Nov 52012

NGOs in Haiti Fail to Create Strong Recovery

As a Knight International Journalism Fellow Kathie Klarreich built the capacity of Haitian journalists to investigate how aid that poured into the country after the 2010 earthquake is being used. In a recent piece in The Nation Klarreich explains how NGOs used these funds, circumventing the government and ignoring the real needs of the people.

Aug 22012

In Canaan, Haiti Unsupervised Building Creates Danger

Despite the lack of deeds, permits or any permission from the state, the area of Canaan is continuing to be developed by refugee's from Haiti's 2010 earthquake. An investigative report by Kendi Zidor describes the lack of infrastructure - no medical services, sanitation or electricity. The village has a tank, but there is no guarantee that the water is safe. The government is well aware of the situation, but has made no moves to improve conditions.

Aug 22012

Trouble Enforcing Building Codes Leads to Dangers in Haiti

Disregard for building codes, neglecting to get permits, ignoring government inspectors - who have too little power to be effective - all are common practices in Haiti.

May 302012

Rebuilding Haiti Will Require Credible, Trained Journalists

In addition to roads, schools, homes and access to clean water and food, Haiti desperately needs credible, well-trained journalists to join its post-quake recovery.

Apr 92012

The Challenges to Ethical Journalism in Haiti

Former Knight International Journalism Fellow Kathie Klarreich has covered Haiti for more than two decades, but she is still surprised by the dilemmas facing Haitian reporters. In spite of the apparent conflicts of interest, low-paid Haitian reporters often take second jobs working for political candidates or the government to help them pay bills.

Mar 262012

Investigative Reporting by Haitians Accelerates in the Post-Quake Era

Knight International Journalism Fellow Kathie Klarreich's efforts to create a culture of investigative journalism in Haiti are paying off. Thanks to her work, journalists across the capital region are digging into stories as they track the billions of dollars in earthquake aid that poured into the country. In a Caribbean Journal op-ed, Klarreich says Haitian newsrooms have changed fundamentally in the past 20 months. Reporters she has mentored are investigating stories in newsrooms where editors are more willing to give them the time to break new ground.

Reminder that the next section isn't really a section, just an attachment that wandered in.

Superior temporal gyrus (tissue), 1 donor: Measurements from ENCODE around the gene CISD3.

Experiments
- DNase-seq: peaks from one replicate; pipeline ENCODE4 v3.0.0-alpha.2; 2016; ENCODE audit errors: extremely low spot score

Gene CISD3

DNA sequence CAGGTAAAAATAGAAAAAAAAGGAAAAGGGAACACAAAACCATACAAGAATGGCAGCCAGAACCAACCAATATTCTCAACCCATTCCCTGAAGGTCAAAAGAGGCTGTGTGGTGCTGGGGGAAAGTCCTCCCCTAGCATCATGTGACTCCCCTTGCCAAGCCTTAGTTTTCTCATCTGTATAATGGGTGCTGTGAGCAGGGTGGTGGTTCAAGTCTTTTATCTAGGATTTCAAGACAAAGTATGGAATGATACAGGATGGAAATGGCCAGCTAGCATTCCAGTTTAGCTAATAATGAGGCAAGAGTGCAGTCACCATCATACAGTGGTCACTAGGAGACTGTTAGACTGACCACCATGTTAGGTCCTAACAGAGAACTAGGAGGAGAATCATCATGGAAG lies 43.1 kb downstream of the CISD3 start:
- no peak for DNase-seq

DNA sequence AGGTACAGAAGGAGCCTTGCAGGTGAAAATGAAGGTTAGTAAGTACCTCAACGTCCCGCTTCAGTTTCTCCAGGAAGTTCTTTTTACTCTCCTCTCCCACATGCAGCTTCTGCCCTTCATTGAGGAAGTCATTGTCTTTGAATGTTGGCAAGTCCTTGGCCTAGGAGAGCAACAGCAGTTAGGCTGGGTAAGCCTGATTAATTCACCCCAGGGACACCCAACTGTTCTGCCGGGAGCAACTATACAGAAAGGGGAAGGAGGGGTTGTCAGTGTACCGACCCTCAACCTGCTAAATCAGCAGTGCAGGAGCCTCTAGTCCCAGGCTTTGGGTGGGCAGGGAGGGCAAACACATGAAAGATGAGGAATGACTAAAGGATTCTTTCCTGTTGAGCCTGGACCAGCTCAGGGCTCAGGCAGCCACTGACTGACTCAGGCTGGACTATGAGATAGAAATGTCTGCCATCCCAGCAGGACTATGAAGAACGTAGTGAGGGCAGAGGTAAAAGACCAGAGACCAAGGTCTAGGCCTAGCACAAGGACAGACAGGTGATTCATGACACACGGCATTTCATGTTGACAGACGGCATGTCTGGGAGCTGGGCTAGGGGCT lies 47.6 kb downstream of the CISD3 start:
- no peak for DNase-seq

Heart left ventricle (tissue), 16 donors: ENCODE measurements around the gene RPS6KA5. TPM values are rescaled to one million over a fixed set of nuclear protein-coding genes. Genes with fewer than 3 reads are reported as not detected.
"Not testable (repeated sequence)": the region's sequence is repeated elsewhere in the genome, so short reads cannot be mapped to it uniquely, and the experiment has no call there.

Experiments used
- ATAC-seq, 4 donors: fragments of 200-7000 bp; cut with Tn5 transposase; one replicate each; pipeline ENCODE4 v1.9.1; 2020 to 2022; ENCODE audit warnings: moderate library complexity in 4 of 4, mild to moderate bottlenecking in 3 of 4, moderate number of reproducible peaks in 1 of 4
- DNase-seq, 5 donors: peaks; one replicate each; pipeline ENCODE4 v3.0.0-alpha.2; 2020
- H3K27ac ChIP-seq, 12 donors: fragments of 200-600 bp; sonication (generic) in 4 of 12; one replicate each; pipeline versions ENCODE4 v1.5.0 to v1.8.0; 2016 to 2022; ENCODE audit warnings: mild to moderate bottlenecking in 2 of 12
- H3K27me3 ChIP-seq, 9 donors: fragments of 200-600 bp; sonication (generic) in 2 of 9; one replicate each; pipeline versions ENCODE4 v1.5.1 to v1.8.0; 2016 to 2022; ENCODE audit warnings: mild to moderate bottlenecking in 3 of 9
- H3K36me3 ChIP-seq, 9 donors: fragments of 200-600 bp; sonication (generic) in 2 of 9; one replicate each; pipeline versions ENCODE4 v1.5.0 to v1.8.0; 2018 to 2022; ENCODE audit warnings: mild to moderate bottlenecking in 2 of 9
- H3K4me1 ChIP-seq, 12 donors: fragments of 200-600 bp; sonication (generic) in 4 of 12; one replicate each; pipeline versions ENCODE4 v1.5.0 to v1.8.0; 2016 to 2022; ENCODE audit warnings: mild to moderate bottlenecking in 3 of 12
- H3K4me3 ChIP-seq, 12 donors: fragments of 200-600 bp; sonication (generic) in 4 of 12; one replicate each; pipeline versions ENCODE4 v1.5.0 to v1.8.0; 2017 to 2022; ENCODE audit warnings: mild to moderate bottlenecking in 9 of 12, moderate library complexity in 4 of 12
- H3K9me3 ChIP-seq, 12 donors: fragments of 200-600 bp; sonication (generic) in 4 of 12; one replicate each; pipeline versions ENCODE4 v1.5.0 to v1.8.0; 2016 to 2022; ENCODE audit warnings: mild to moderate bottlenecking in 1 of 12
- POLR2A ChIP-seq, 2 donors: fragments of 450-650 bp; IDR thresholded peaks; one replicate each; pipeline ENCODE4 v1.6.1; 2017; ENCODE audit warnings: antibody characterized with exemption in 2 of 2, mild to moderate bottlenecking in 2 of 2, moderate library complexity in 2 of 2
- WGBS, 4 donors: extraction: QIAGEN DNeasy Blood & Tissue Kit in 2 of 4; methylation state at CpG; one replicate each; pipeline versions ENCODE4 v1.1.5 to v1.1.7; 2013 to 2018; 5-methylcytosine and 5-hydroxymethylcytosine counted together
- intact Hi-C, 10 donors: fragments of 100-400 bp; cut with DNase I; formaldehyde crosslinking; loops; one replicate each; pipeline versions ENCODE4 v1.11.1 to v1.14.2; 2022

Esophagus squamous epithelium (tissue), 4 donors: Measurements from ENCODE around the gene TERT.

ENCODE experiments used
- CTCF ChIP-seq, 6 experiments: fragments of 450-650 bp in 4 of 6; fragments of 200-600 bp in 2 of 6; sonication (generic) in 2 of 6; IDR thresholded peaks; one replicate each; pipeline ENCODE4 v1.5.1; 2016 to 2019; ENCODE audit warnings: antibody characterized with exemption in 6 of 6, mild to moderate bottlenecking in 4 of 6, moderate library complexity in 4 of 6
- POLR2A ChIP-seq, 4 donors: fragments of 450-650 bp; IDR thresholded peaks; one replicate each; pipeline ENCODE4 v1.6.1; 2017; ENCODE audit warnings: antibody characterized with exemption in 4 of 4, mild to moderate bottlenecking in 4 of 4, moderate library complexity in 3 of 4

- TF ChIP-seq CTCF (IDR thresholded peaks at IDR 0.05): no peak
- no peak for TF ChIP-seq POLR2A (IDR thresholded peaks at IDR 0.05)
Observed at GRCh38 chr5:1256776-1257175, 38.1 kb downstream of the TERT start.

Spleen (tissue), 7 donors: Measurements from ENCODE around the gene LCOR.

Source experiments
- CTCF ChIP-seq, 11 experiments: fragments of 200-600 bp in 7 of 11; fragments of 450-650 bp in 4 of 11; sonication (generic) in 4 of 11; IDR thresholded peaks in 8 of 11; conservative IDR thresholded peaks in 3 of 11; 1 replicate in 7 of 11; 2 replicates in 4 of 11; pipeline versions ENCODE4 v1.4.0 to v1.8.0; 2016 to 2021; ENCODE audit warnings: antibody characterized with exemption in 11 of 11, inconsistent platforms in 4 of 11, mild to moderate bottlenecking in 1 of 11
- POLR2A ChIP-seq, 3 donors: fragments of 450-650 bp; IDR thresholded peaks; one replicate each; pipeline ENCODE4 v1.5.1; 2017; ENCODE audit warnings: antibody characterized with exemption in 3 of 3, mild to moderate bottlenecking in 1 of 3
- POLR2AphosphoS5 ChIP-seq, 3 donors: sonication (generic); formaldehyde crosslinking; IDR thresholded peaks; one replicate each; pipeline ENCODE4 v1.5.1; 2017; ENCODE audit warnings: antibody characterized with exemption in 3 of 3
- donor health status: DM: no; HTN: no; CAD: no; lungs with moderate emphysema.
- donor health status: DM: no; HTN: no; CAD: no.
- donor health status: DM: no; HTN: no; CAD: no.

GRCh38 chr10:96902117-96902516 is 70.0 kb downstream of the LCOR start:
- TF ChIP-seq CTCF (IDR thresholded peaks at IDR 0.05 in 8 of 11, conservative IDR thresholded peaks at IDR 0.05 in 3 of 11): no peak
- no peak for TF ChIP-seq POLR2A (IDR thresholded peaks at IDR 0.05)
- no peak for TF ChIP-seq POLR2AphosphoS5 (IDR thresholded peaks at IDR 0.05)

Haiti Shelters

A Haitian woman and one of her six children stand in front of a shack where they live. Nearby, shelters meant for homeless families stand empty. (Photo by Fritznelson Fortuné/Haiti Grassroots Watch)

Mar 152012

Haitian Reporters Track Down Truth Behind Empty Shelters Meant for Homeless Families

Dozens of transitional shelters built for Haitian families left homeless by the 2010 earthquake remain empty now, while many of those same families still live in tents or huts. Reporters chosen for the Fund for Investigative Journalism, developed by Knight International Journalism Fellow Kathie Klarreich, set out to find out what went wrong and why. With guidance from Klarreich and Jane Regan, her partner on the project, what they found was a mountain of good intentions buried under a confusing heap of chaos and distortions.

Mar 122012

Where Has All the Money Gone in Haiti? Ask A New Group of Investigative Reporters

When I first started training Haitian journalists in investigative reporting skills in the summer of 2010, I wasn’t sure I could overcome the mountain of obstacles: a culture that didn’t include investigations; newsrooms that were so focused on daily events that verification was as rare as research; widespread lack of information, data and sources or worse, sources who divulged no information or data; and journalists themselves who weren’t even sure what I meant by investigations.